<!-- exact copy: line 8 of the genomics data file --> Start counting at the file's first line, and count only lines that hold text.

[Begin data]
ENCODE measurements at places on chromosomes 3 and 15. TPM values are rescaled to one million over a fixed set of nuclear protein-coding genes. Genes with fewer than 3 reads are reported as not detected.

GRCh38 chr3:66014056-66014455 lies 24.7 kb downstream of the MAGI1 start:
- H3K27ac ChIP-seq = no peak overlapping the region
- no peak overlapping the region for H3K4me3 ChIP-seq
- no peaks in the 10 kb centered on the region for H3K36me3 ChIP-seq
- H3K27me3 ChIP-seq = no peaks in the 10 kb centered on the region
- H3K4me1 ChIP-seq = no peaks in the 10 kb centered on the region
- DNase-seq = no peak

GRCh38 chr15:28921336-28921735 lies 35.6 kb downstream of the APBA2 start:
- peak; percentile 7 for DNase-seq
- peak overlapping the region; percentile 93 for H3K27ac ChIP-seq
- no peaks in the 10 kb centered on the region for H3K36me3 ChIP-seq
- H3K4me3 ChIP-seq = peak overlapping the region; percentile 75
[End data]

- DNase-seq = no peak